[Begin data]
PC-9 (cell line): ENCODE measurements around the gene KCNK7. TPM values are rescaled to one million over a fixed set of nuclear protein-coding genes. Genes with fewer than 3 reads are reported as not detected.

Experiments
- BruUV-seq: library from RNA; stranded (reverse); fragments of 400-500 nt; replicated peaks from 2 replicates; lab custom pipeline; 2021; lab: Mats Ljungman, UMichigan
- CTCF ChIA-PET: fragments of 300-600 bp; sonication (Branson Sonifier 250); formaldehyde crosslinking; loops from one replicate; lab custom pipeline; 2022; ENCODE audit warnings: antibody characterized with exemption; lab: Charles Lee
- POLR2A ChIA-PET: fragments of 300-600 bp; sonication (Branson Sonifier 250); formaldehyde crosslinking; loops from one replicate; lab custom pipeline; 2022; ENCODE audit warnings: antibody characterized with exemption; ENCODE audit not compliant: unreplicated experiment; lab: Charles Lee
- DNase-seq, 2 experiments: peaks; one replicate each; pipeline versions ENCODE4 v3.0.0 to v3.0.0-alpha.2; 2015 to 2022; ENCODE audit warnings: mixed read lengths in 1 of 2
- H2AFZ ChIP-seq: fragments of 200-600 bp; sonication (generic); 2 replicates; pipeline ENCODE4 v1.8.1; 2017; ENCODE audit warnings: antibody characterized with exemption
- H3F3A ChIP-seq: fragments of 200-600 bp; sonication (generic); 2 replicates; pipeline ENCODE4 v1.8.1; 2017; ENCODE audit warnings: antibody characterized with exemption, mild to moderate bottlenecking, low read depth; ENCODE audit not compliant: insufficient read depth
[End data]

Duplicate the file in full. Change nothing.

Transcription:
PC-9 (cell line): ENCODE measurements around the gene KCNK7. TPM values are rescaled to one million over a fixed set of nuclear protein-coding genes. Genes with fewer than 3 reads are reported as not detected.

Experiments
- BruUV-seq: library from RNA; stranded (reverse); fragments of 400-500 nt; replicated peaks from 2 replicates; lab custom pipeline; 2021; lab: Mats Ljungman, UMichigan
- CTCF ChIA-PET: fragments of 300-600 bp; sonication (Branson Sonifier 250); formaldehyde crosslinking; loops from one replicate; lab custom pipeline; 2022; ENCODE audit warnings: antibody characterized with exemption; lab: Charles Lee
- POLR2A ChIA-PET: fragments of 300-600 bp; sonication (Branson Sonifier 250); formaldehyde crosslinking; loops from one replicate; lab custom pipeline; 2022; ENCODE audit warnings: antibody characterized with exemption; ENCODE audit not compliant: unreplicated experiment; lab: Charles Lee
- DNase-seq, 2 experiments: peaks; one replicate each; pipeline versions ENCODE4 v3.0.0 to v3.0.0-alpha.2; 2015 to 2022; ENCODE audit warnings: mixed read lengths in 1 of 2
- H2AFZ ChIP-seq: fragments of 200-600 bp; sonication (generic); 2 replicates; pipeline ENCODE4 v1.8.1; 2017; ENCODE audit warnings: antibody characterized with exemption
- H3F3A ChIP-seq: fragments of 200-600 bp; sonication (generic); 2 replicates; pipeline ENCODE4 v1.8.1; 2017; ENCODE audit warnings: antibody characterized with exemption, mild to moderate bottlenecking, low read depth; ENCODE audit not compliant: insufficient read depth